Brian GlanvilleThe day after Chelsea had surrendered their 2-0 lead at The Bridge to Juventus, their billionaire owner Roman Abramovich made one of his rare somewhat minatory visits to the training ground at Cobham, together with his entourage. If he wanted explanations, perhaps he could have concentrated on the loan this season to Real Madrid of Michael Essien their Ghanaian midfielder. Last season it is true, injuries largely kept Essien out of the Chelsea side. This summer it was evidently decided – but by whom? That he was surplus to requirements.

Not, though, in the opinion of The Special One and former Chelsea manager – till he was summarily sacked by Abramovich – Jose Mourinho. Not only did he snap up the Ghanaian midfielder on loan but he actually started him in the Euro game against Manchester City at the Bernabeu. With it should be said, substantial success. Essien, as we know, has a distinguished past as a bulwark of midfield, well capable when he wanted of bursting through to strike for goal.

The midfield defensive failings of Chelsea against Juve sharply emphasised the folly of pushing him out albeit not definitively. You wonder who was really responsible. Did Di Matteo willingly let him go? Could it have been not so much a direct decision by Di Matteo but one taken in the awareness that Abramovich wanted a more open, offensive type of football than the somewhat obdurate kind with which Chelsea, against all the odds, had won the European Champions Cup?

All very well to have the elegant panache of such as Oscar, scorer of so spectacular a goal, and Eden Hazard in midfield, but defence alas is also part of football and poor Jon Obi Mikel, abused by the twitter morons for crucially giving the ball away, is alas no Essien.

In Madrid itself, where Manchester City so traumatisingly lost in the desperate final minutes a match they seemed to have, however fortunately, won, Roberto Mancini displayed not for the first time chinks in his managerial armour. Last season it might be argued that he threw away the Euro match in Munich against Bayern by inexplicably throwing the young Toure into the fray at centre back after weeks of absence through injury, a decision which was as disastrous in practice as it had been in prospect. Against Real Mancini, with the imp of the perverse (acknowledgements to Edgar Alan Poe) seemingly on his shoulder, decided he would deploy the expensive newcomer, Maicon, from Inter, at right back, when he had made just one short appearance as a substitute.

This, surely knowing that Maicon would have to face the speed and power of Cristiano Ronaldo, one of the most dangerous attackers in the world. Inevitably, Ronaldo played ducks and drakes with him to City’s woe. Only three splendid saves by Joe Hart kept City in a game which should have been beyond them by half time.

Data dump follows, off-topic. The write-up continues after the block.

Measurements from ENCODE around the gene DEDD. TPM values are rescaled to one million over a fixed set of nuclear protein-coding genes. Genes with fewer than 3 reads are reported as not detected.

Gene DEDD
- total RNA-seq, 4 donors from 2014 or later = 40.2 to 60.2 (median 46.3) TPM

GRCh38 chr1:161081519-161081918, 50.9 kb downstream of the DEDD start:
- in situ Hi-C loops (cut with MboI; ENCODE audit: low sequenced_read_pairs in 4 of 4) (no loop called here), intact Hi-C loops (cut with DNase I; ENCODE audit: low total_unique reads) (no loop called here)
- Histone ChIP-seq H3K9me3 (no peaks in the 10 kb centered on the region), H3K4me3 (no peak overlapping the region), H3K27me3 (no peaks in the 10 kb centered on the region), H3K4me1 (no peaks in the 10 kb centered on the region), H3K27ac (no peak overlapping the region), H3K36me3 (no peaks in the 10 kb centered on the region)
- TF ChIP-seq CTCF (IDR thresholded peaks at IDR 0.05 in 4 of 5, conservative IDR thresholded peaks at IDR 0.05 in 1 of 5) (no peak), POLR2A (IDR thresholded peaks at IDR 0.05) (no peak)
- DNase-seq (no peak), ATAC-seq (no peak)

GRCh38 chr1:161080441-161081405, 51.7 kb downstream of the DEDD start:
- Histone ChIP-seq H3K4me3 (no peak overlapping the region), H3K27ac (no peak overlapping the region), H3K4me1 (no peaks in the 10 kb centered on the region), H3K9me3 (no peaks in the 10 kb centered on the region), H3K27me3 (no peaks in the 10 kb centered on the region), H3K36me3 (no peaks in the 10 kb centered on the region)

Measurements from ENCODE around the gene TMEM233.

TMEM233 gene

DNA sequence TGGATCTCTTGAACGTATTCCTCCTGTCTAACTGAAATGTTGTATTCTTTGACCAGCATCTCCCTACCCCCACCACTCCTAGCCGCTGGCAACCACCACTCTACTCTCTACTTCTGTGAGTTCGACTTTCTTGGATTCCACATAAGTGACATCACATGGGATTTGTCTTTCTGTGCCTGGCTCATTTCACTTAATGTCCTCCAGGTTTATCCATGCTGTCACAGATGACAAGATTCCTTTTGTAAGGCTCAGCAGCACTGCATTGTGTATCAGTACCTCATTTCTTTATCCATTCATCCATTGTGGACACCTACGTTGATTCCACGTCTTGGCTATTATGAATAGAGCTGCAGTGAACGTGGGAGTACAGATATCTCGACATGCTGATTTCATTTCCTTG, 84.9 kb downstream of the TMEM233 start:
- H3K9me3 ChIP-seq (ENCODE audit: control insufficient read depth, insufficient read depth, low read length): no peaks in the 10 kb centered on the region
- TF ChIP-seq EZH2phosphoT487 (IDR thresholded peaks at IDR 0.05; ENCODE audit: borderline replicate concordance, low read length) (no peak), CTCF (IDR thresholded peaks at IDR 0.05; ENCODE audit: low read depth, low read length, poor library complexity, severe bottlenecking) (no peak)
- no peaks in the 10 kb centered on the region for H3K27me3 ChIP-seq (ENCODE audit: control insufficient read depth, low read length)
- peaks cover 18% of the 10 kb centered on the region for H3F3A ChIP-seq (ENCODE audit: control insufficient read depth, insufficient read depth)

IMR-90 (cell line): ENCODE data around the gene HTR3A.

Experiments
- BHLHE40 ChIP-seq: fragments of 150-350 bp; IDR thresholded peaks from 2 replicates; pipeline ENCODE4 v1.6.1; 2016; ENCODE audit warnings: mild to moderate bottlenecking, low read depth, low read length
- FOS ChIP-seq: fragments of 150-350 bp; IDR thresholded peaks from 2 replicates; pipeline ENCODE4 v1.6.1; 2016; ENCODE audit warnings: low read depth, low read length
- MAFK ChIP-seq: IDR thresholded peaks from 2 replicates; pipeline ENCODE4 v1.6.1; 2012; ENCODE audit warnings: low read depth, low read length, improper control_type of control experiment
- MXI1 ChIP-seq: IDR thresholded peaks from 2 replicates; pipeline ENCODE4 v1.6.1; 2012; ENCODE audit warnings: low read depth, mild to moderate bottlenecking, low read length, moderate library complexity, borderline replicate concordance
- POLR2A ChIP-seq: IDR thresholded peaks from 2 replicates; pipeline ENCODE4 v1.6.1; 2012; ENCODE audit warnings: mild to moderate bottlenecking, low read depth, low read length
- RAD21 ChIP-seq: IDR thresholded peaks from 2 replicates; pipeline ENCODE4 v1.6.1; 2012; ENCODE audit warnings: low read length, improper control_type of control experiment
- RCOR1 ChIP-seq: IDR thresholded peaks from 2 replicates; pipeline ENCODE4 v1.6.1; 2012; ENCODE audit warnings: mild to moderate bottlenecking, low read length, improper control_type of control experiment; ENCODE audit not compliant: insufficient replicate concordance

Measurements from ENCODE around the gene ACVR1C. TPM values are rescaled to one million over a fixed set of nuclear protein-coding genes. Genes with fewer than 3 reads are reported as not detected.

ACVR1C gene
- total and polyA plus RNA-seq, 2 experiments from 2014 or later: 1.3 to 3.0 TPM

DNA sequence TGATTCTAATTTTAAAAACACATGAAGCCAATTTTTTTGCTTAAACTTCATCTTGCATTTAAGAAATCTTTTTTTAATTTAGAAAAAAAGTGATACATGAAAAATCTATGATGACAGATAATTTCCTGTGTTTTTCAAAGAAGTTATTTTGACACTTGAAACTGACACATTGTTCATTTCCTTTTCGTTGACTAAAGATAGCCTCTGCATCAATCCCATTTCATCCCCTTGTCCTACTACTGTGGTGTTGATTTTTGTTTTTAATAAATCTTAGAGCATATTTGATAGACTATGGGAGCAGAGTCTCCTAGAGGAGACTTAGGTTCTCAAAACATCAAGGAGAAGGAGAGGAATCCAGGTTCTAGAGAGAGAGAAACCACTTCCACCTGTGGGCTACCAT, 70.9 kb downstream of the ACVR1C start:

Yet when almost immediately after the game Hart was interviewed on television, still manifestly distressed – an ordeal which Mancini should surely have spared him – and expressed his disappointment. Mancini publicly rebuked him. Yes, Hart might well have saved Ronaldo’s late winning goal, but what of the effect on his judgement which could well have been caused when Vincent Kompany notoriously ducked under the shot? Asked about that in his televised interview, Mancini himself ducked the question. Hart surely deserved better treatment.

Arsenal? Wenger? His team alone won its European group game albeit with some fortune in the second half at Montpellier. And while Lukas Podolski flourished for the second time in four days, at Old Trafford, Robin Van Persie was firing blanks. Moving Gervinho into the middle has proved a salient success. Toby Adams’ outburst, his insistence that Arsenal have become what he calls a feeder club, ignores the fact that, ever since the Bosman decision, it is almost impossible to deny the richest clubs of the Greed Is Good League. And surely a more obvious feeder club must be Southampton, who have lost both Theo Walcott and Alex Oxlade Chamberlain to the Gunners.


The fact that Roy Hodgson a man of impeccable integrity wants John Terry back for England surely says it all. A lot more than the logic chilling of Mr Horne of the misguided FA. To reiterate the FA should have had the Terry-Ferdinand case to deal with from the very first rather than it going to the police who should have minded their own business. But once the “not proven” verdict emerged right or wrongly from the Westminster court that should have been gratuitously and far too expensively that.

Terry is indeed hardly a saintly figure, but in this case at least he seems to be dubiously dealt with. And whatever his various peccadilloes over the years England still need him in defence.

By Brian Glanville